Recombination: an old and new tool for plant breeding
Activity Code: KBBE-2008-1-1-01
Coordinator: Prof. Holger Puchta, Botanical Institute II,
Karlsruhe Institute of Technology (KIT)
Successful and efficient plant breeding depends on rapid recombination of advantageous traits to form new crop varieties. In recent years new breeding techniques have been introduced which rely on transgenic alteration of somatic cells and regeneration into plants with novel properties. The precision and effectiveness of both strategies rely upon homologous recombination (HR). The objective of this proposal is to provide plant breeders with new tools allowing better control over HR in both somatic and meiotic cells.
The expected outcomes of the proposed research are efficient gene targeting (GT) technologies for precise engineering of plant genomes and control of rates of meiotic recombination between homologous or homeologous chromosomes in classical breeding. The major components of the HR machinery are common to somatic and meiotic cells, enabling us to address both processes in a synergistic way. HR can be divided into different steps: initiation by formation of a DNA double-strand break (DSB); recognition and invasion of an homologous DNA sequence; resolution of recombination structures. Each stage contains a bottleneck for both GT and meiotic HR that we will address.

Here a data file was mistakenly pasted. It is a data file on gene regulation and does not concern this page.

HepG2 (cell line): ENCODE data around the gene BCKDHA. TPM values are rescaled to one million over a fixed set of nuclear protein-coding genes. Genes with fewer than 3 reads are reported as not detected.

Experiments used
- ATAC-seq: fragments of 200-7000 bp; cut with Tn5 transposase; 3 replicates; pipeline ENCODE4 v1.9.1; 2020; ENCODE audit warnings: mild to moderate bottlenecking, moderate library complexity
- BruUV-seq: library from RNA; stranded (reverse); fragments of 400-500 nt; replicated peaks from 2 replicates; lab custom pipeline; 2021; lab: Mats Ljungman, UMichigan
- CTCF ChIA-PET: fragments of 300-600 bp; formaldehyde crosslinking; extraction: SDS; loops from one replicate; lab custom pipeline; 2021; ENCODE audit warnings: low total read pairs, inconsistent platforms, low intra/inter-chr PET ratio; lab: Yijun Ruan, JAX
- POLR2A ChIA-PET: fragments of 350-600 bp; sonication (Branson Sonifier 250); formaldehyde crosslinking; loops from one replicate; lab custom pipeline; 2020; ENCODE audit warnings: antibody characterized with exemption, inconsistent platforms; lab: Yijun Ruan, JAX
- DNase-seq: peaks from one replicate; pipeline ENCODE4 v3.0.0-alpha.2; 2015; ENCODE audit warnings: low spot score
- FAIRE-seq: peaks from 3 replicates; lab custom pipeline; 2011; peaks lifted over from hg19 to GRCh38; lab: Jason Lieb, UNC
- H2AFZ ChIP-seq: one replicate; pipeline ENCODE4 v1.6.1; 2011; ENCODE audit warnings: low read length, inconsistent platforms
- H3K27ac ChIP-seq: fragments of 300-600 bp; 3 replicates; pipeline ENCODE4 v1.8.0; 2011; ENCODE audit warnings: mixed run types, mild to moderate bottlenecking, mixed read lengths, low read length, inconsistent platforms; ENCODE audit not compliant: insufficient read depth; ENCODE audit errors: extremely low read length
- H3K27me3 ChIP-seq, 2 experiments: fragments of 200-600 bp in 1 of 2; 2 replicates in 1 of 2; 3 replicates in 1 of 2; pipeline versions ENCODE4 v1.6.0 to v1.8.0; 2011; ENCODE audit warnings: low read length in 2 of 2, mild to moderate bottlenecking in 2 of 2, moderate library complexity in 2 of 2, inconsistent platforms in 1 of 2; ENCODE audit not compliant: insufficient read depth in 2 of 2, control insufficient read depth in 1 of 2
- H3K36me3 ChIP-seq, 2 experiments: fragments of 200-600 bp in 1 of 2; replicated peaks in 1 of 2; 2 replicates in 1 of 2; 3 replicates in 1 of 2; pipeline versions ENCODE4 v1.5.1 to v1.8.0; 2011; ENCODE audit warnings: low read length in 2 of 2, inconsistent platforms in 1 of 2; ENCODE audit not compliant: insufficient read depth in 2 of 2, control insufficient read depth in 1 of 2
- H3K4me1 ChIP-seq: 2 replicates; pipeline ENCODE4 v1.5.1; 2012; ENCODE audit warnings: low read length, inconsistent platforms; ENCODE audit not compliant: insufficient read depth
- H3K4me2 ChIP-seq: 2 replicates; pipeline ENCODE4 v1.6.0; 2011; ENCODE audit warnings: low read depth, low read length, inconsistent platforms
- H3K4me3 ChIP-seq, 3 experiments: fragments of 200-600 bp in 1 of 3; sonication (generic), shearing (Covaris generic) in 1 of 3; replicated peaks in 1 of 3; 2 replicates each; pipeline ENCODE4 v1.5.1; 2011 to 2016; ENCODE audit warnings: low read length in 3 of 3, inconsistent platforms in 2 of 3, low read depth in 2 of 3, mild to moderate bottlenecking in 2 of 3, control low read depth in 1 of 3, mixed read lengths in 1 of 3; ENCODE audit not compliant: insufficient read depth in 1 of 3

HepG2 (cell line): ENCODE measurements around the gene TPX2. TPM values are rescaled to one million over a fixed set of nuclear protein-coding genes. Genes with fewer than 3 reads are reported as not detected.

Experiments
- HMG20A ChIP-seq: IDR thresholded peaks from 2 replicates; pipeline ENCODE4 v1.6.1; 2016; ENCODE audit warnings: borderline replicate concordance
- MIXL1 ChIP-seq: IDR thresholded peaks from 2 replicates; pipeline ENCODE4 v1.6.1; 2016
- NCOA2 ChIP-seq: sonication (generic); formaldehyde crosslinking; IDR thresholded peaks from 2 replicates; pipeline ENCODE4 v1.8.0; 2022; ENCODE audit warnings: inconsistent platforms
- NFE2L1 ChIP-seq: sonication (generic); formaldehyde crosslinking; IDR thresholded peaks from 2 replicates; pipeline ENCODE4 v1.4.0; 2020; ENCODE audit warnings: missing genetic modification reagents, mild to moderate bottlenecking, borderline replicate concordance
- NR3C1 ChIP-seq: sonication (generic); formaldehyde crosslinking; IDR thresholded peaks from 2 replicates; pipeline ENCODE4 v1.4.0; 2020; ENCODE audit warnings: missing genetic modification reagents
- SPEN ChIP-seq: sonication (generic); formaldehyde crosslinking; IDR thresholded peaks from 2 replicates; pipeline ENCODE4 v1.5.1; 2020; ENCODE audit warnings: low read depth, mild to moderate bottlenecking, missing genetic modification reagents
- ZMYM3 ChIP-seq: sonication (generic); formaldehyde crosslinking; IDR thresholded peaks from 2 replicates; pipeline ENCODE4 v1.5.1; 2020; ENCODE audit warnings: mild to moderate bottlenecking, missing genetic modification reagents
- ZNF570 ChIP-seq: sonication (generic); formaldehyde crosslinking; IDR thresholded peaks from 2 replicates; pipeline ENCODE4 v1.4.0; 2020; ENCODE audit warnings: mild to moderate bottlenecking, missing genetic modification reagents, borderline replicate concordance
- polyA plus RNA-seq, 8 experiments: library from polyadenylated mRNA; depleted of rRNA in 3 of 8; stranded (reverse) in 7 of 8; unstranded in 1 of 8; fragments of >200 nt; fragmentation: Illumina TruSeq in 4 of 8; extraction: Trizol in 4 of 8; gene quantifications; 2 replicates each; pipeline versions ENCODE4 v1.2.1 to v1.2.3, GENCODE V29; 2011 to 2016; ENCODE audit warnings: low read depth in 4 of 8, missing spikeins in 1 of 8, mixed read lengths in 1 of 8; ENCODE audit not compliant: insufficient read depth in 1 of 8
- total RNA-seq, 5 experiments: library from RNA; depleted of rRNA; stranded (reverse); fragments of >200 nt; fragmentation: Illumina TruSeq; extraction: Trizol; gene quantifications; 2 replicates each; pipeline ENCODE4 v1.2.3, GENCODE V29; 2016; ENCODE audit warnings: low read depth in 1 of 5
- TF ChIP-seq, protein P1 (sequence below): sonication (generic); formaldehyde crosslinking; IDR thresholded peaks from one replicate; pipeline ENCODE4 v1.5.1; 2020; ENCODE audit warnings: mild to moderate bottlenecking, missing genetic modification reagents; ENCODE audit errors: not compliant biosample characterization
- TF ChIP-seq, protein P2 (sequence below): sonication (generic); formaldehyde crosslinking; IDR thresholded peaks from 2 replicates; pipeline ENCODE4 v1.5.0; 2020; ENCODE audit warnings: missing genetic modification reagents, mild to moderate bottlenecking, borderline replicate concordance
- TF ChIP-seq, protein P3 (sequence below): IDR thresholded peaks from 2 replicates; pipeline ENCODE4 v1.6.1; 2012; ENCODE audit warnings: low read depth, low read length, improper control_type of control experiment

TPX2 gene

Work package 1 (WP1) aims at enhancing HR through targeted DSB induction. DSBs will be induced by Zinc-finger nucleases that can be custom-designed for target sequences anywhere in the genome. In WP2, we will test the influence of HR factors affecting homologue invasion and heteroduplex formation, such as RAD51 and its paralogues, the RAD52 homologue, genes that affect cytosine methylation in DNA, and mismatch repair. In WP3 we will concentrate on proteins involved in resolution and crossing-over. WP4 will test combinations of those approaches found in the first three WPs to build optimal strategies for application. Most experiments will be performed in the model plant Arabidopsis and implemented into crops such as tomato and maize to guarantee quick applicability for breeding.
Start Date: 01.03.2009
End Date: 28.02.2013
EU Contribution: 3 Mio. Euro
Total Costs: 4.17 Mio. Euro
Funding Scheme: Small or medium-scale focused research project
Scientific Coordinator: Prof. Holger Puchta, email@example.com
- Karlsruhe Institute of Technology (KIT), Germany
- Universiteit Leiden, Netherlands
- Université de Genève, Switzerland
- Keygene NV, Netherlands
- Weizmann Institute of Science, Israel
- Centre National de la Recherche Scientifique (CNRS), France
- O.S.M.-DAN Ltd, Israel